Trick Questions

A Pulitzer-winning reporter is writing an in-depth piece – about you. What are the three questions you really hope she doesn’t ask you?

Here’s the original answer. Same question. Same answer. Different picture.

This must be the interview which celebrates my having won the Blogging Pulitzer, right? No? Has there been a mass shooting in town — and I’m the shooter? The Blackstone has angrily overflowed and washed my house away?


72-WNEX Radio_023The aliens have landed and are shacking up in the guest room? The aliens tried to land, but couldn’t find a suitable spot to set down, the driveway being full of cars?

The President is visiting us because he’s run out of foreign countries with which the U.S. is, was or will be at war?

Really — I’m past the age where I have anything left to hide. What could anyone ask about which I haven’t already written and published in a post?

So bring it on. We are media savvy in this household. Ain’t nothin’ you can ask that we can’t answer!



I remember discussions about news coverage more than 50 years ago.  My college radio colleagues and I thought the mainstream media outlets were sellouts, ignoring the real stories and covering their collective butts with government propaganda. Some of us vowed to seek employment with the CBC, The Canadian Broadcasting Corporation where we would have a greater chance to tell the truth.

skydivingLuck intervened and I landed a job with ABC Network News as a 20 something. ABC, coincidentally, was revamping its national and international news format. They wanted new blood. We were encouraged to be fresh and innovative. Newbie newsies like me leapfrogged over veterans from the advent of radio and TV news.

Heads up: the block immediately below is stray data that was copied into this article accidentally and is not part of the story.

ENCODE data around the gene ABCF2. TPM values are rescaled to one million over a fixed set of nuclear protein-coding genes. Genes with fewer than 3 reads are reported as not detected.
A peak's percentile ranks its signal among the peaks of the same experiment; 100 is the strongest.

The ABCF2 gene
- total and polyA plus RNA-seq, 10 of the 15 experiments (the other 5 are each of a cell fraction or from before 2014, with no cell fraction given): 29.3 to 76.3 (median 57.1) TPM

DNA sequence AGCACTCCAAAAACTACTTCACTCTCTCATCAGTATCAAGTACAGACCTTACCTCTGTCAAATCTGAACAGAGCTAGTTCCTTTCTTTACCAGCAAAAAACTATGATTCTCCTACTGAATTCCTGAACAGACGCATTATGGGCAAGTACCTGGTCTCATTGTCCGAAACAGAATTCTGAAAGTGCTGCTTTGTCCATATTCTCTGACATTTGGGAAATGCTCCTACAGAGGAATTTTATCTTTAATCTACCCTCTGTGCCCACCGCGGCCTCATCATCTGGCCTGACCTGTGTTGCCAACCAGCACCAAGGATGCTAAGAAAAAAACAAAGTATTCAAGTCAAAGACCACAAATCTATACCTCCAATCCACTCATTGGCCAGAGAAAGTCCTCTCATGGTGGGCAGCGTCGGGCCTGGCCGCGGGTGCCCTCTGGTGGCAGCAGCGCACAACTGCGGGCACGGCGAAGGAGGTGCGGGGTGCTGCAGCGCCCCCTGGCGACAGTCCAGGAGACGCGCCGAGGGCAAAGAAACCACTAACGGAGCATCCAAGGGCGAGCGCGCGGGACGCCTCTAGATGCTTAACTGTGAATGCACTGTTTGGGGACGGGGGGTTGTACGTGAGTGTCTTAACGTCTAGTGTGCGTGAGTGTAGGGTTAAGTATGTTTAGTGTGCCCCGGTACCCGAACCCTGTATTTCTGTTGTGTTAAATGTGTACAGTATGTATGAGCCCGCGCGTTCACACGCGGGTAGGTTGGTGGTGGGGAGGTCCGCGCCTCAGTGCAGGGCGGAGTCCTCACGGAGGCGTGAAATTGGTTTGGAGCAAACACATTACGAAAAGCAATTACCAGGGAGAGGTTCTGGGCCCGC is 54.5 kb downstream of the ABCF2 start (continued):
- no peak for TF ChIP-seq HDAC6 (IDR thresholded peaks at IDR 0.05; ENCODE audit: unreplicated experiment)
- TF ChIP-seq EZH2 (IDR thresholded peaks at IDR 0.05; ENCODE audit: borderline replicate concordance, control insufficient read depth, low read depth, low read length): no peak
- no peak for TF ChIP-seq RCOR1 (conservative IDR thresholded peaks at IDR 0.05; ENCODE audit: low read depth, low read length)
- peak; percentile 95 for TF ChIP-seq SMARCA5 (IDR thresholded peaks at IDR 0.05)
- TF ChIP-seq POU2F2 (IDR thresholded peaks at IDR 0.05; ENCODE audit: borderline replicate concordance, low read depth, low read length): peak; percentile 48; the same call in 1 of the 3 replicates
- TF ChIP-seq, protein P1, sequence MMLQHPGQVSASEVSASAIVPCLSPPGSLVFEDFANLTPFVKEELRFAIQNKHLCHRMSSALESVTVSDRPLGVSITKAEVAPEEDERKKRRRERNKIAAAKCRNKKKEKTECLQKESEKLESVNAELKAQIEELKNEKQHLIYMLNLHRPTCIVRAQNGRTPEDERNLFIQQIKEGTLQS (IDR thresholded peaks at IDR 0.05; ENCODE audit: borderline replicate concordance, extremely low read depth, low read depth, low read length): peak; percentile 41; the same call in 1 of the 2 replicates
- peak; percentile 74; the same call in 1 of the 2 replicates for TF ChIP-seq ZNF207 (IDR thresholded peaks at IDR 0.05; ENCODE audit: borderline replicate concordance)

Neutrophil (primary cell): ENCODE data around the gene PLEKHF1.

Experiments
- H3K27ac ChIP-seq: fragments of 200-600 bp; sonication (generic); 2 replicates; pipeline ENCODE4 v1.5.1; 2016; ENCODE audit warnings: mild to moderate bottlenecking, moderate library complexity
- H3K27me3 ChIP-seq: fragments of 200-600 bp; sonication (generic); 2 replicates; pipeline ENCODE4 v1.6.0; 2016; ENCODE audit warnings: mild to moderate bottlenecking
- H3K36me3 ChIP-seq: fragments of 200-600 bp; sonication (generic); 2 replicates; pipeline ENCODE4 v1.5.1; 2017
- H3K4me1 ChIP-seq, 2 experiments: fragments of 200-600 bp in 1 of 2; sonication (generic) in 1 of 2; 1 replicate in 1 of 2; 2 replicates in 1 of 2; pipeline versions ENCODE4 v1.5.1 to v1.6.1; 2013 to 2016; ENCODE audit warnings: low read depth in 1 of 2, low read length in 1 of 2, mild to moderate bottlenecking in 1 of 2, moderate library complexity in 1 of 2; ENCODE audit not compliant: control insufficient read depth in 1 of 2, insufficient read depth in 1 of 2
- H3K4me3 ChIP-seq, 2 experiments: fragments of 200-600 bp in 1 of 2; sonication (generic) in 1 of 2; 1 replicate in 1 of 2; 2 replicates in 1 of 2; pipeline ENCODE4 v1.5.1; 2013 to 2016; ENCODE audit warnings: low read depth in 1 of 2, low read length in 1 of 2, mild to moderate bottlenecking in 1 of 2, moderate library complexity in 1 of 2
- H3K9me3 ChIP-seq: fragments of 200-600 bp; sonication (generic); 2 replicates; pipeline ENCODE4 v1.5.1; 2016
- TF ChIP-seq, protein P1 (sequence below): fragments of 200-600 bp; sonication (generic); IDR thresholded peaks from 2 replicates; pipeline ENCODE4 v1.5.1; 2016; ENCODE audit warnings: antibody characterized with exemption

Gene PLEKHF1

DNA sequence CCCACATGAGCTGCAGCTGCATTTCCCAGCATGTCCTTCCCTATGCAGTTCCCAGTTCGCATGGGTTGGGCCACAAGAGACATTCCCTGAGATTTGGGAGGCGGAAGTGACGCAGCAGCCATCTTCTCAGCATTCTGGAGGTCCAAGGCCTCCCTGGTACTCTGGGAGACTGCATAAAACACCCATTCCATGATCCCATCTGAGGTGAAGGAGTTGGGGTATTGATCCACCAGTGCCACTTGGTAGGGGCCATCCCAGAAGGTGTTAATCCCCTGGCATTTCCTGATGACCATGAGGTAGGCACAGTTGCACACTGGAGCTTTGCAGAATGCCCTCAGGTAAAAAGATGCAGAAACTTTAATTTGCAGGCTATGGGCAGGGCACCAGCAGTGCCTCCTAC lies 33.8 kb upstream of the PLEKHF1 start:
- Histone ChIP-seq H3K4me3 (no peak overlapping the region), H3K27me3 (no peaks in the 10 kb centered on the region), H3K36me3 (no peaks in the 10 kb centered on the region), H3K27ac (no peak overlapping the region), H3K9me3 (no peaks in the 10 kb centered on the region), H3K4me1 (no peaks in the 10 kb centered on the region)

The late 60’s, 70’s and 80’s were the new “golden era” for broadcast news. We had access to newsmakers in the highest places. We were emboldened to take chances even when threatened by power brokers. I always worked in the moment, never fearing the consequences of political windmills I might tilt.

It was a Camelot period for those of us who sought to report the truth. Then everything began to change.

Fast forward ahead to today and the proliferation of 24 hour cable news and social media. Camelot is dead. News — local and network — is controlled by corporate entertainment divisions.

Newbie newsies today don’t have the support or access I did half a century ago, but they still have a bully pulpit and should use it — if they have the courage and conviction to try to create change.


My husband was a news guy for more than 40 years. For 32 of those years, he was a reporter. You could watch him on television pretty much every day.

He covered breaking news. Murder, fires, disasters. Blizzards, hurricanes, politics. Riots. Court cases. Wherever something was happening, there he was. I knew the news from both sides. How it was made, how come some stories got on the air and others did not. What made a story “hot” and why. I have no illusions about the accuracy of media, but I also know how hard reporters work. How little the public appreciates the enormous amount of work that goes into one of those little reports you see every night.


Reporters don’t usually get to choose what to report. They can enterprise projects. Maybe get to do something they think is worthwhile. A reporter can request to be put on a particular story.

In the end, reporters are employees. They have bosses. They go where they are sent. If they don’t follow orders, they won’t be working long.

Like every other profession. Unless you own the company, you do your job. It’s not like the movies. Once upon a time reporters had more freedom to investigate, but not in recent decades.

Today, news is entertainment. It wasn’t always. Back in “the day,” it was public service. Maybe someday, it will be again. For now, though, the news has to make money. For television station owners, corporate and local owners. Sponsors. Advertisers.